Britain's Own Schindler; the Extraordinary Story of the British Banker Who Saved Hundreds of Jewish Children from under Hitler's Nose as the Nazis Began Their Reign of Terror
Byline: GENEVIEVE FOX
FOR 30-year-old Nicholas Winton it should have been the quiet end to another unremarkable day. But the phone call he received on his return from work at the London Stock Exchange to his small Hampstead flat that December evening in 1938 changed his life.
The caller was his old friend Martin Blake and Winton assumed he had some last-minute arrangements for their forthcoming ski trip to Switzerland. 'The skiing's off,' said Blake, a Westminster schoolmaster. 'I am off to Prague instead.
I have a most interesting assignment and I need your help. Come as soon as you can. And don't bother bringing your skis.' Winton had known Blake for so long that he wasn't at all perturbed by the cryptic invitation. He trusted his friend.
He duly changed his travel arrangements and set off for Prague as soon as he could.
When the slim, bespectacled young man arrived at Prague's Hotel Sroubek (now Hotel Europa) late on a Tuesday evening just before Christmas, he had no idea what power he would come to wield.
He certainly did not imagine that between March 1939, when German forces marched into Czechoslovakia, and the outbreak of World War II in September that year, he would become the sav-iour of more than 600 Czechoslovakian Jewish children; that he would enter their names on a list as sacred as that drawn up by the industrialist Oskar Schindler some five years later; and that his name would be blessed, to this day, by those he helped to cheat death.
Martin Blake explained the cryptic summons to his friend: he had become an emissary for the British Committee for Refugees from Czechoslovakia, a body recently set up to deal with the flood of refugees and political enemies of the Third Reich who had fled to Prague after the occupation of the Sudetenland two months previously.
HITLER had convinced the British Premier Neville Chamberlain in September 1938 that his proposed annexation of the Sudetenland would be his 'last territorial claim' in Europe. But Nicholas Winton was one of those convinced that war was imminent and so he agreed without hesitation to help.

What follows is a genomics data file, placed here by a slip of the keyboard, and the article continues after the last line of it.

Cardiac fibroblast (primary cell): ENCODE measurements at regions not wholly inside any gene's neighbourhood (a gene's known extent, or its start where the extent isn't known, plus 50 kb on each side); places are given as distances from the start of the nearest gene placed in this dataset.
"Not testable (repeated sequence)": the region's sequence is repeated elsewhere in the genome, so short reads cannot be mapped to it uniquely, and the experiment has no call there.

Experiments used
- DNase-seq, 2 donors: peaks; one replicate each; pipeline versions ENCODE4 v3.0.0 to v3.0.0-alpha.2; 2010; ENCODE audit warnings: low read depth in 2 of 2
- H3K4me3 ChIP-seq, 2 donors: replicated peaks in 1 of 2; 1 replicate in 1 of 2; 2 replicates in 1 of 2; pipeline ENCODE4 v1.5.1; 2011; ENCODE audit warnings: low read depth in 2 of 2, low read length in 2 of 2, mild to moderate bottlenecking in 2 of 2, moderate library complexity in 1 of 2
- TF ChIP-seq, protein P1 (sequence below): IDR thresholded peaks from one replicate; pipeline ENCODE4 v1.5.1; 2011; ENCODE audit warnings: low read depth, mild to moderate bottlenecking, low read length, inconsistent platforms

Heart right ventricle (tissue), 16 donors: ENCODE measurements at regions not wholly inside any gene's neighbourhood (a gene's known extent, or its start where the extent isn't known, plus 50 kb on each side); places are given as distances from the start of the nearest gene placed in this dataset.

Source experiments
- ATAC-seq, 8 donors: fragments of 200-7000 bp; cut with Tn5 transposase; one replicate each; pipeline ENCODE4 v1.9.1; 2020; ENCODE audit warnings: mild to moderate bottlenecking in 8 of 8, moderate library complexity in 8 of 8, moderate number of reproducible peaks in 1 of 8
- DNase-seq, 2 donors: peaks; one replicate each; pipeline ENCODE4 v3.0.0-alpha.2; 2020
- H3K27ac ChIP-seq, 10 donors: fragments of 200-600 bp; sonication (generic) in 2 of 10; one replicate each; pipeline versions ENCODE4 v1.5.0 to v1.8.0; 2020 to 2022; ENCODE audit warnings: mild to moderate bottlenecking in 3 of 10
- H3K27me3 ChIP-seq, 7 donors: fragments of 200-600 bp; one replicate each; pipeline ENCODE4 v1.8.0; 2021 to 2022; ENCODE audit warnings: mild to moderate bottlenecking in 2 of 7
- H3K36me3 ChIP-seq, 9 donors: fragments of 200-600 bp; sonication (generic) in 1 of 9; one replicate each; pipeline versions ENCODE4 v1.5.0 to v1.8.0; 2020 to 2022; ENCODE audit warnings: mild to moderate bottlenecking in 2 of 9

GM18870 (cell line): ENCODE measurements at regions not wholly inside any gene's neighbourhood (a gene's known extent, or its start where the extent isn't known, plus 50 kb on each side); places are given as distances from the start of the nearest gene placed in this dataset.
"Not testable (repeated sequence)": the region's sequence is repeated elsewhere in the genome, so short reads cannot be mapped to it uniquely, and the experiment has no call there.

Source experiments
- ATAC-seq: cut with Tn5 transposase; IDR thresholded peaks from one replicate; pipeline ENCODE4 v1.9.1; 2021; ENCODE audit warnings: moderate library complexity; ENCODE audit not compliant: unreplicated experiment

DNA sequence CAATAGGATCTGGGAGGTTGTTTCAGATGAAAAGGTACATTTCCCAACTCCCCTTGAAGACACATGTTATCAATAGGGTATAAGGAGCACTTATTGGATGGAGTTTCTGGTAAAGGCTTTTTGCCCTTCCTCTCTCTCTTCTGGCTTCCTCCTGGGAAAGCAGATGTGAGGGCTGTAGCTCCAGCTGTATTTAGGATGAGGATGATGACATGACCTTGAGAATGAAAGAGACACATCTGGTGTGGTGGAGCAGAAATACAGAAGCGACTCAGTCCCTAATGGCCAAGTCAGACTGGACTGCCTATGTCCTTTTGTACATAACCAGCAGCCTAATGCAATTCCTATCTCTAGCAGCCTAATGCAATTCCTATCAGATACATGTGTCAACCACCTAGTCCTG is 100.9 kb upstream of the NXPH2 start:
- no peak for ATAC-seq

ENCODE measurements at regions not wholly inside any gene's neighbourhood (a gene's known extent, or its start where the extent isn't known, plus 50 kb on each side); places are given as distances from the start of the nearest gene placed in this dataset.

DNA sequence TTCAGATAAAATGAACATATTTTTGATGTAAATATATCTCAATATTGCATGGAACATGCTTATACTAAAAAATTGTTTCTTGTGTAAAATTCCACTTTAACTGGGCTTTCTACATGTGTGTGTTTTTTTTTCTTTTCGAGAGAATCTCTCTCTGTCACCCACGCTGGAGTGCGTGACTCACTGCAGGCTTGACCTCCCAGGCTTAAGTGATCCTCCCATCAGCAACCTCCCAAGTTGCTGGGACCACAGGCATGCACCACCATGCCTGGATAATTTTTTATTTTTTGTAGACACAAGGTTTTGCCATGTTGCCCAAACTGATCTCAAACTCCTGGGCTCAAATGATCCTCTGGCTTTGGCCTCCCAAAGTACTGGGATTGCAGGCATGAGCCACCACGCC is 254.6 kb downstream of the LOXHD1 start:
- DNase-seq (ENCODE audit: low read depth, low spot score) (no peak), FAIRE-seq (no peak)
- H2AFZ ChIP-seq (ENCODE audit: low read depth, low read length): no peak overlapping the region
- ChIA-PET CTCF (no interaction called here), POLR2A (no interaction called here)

That December he established makeshift headquarters in a tiny office in the Hotel Sroubek in Wenceslas Square - then as now presided over by an equestrian statue of the eponymous saint who, according to legend, is ready to gallop into action to save the Czechs in their hour of need.
'It was only then,' explains Winton, now a robust 89 and living in Surrey with his wife, 'that I found out that the children weren't being looked after. I decided I'd help the children, too, if I could get permits when I came back to Britain.' Anti-Semitism was endemic throughout Europe and news of Kristallnacht, the bloody pogrom against German and Austrian Jews on the nights of November 9 and 10, 1938, had reached Prague. Jewish Czechs feared for their lives - and particularly those of their children.
Winton's immediate, unenviable task was to compile a list of the most vulnerable children.
Hearing of the Englishman of Wenceslas Square, Jewish parents formed long queues outside his office overnight. 'It seemed hopeless,' he said years later.
'Each group felt that they were the most urgent. How could I, or anyone else in London, choose the most urgent cases?
'Often it was heartbreaking.
Some had plenty of money, others not the price of a meal. Some of the mothers were already "on the streets" to get money to buy food for themselves and their children. I began to realise what suffering there is when armies start to march.' He did eventually compile his list and, on his return to Britain, embarked on the next stage of his mission: how to get these Jewish children to the UK.
Among refugee parents in Britain, the air was thick with rumours of an Englishman who was bringing six trainloads of Czechoslovakian children into the UK as part of the Kinder-transporte which, in all, would save the lives of 10,000 children from Nazi-occupied Europe. …